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Hi Ioninappleton:

Ok, time to rethink your problem: firstly, how many pots and pans do you use on any given day:

1. saucepans, about three sizes
2. frying pans (maybe 2)

Ok, the footprint of the saucepans will be the same as the footprint for the lids. You could put a plywood carrier underneath your rack with cutouts to allow access to the handles and store the lids upside down in the carrier.

Your second tier of pans would be

1. specialty saucepans
2. oval fish pan
3. pancake griddle
4. varying sizes of frying pans

These could be relegated to the pantry section on a shelf of their own with the lids installed.

The ones that are a killer for me are

1. mixing bowls. I have some specific for breads, others for pastry, yet others for biscuits etc and then my wife likes making cakes and fruit upside down cakes which require different cooking vessels. My wok resides with my large steel bowls and pizza pans.
2. I have a rather large collection of pie plates (tin, steel, glass, etc.) I use them to freeze TV dinners and to makes pies and freeze them.
3. the real killers are the electric appliances. My mixers (2), food mill, quern, various grilling implements, deep fat fryer (but that's on the way to the garbage, I've found a new way to make chips ;-) ) blender, toaster, and those are the constant use ones.

So, maybe ideas to solve your problem might also help solve mine.


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post #5 of 12 (permalink) Old 06-19-2010, 09:35 AM Thread Starter
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While I know there are many storage solutions in the stores and specialty sites that feature these kinds of things, the impression I get is that they are designing them for someone else. Example: when I tried a search for this topic I got a overhead shelf behind a door with lids in dividers that could barely be seen. And on the wrong day, glass lids stored in such a fashion could fall directly on your big toe.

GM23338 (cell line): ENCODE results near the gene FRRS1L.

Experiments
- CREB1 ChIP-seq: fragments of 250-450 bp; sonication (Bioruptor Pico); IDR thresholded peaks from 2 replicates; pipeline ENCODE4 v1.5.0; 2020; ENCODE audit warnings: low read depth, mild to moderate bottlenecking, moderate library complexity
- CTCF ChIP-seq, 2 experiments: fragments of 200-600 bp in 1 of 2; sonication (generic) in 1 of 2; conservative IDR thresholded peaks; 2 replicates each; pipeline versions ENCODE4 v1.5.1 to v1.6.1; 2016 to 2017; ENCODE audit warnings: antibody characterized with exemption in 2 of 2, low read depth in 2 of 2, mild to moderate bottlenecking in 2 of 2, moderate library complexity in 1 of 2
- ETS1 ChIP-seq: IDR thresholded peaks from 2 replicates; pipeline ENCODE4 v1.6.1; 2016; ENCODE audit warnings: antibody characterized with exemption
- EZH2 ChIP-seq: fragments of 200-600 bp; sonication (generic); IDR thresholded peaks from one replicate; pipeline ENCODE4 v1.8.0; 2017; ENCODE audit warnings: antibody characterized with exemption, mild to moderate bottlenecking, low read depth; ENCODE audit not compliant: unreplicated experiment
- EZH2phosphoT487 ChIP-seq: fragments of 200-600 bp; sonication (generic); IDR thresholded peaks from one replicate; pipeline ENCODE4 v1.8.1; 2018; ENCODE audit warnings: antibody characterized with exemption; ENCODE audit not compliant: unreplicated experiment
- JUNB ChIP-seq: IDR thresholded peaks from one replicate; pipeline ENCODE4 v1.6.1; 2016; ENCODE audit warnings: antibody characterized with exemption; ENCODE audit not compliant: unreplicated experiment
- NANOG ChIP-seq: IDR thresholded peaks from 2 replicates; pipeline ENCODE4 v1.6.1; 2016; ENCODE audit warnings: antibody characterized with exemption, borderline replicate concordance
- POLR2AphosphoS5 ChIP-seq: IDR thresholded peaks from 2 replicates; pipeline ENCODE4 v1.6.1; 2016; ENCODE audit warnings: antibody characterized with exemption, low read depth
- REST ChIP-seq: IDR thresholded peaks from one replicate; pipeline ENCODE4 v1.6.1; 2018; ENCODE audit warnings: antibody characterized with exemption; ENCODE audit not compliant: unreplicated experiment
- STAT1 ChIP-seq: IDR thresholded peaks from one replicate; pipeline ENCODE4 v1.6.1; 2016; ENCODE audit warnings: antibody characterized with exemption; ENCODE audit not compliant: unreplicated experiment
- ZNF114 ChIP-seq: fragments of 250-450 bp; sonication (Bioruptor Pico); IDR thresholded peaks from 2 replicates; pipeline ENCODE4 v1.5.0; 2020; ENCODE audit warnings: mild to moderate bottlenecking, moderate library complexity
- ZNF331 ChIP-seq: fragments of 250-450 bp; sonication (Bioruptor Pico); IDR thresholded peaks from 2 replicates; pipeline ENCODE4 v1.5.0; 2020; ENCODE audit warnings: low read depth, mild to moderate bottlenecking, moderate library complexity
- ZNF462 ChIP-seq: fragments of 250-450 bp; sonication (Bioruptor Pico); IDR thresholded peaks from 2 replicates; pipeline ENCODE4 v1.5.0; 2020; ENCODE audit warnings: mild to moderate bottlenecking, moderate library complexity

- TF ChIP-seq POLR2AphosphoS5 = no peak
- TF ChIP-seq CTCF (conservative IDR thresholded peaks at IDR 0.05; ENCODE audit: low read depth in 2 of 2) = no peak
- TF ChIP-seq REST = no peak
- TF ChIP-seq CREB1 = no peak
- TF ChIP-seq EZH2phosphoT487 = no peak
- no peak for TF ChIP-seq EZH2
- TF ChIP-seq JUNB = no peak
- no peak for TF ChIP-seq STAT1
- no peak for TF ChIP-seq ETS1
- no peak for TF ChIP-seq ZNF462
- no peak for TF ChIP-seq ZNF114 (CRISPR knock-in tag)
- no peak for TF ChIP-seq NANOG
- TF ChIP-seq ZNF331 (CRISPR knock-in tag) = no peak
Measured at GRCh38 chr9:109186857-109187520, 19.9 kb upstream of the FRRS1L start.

Also I've never seen any computer desk assemblies that weren't "trying to do too much." This means a place for everything and everything in it's place. In reality, all you need is a large flat surface that you can walk around with everything hanging out and easy to plug and unplug.

What I'm describing is things that are supposed to work but some consideration was left out-- like my big toe. :-)

I can't picture your over under arrangement. Will go back and go through it again.

What I had before was simply I pile of lids any which way in the wire rack-- not propped up or anything. What forced me to make a change was looking for a way to have the knobs back to back so that they wouldn't catch on each other during a quick grab during cooking.
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post #6 of 12 (permalink) Old 06-19-2010, 11:07 AM
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Hi Lon,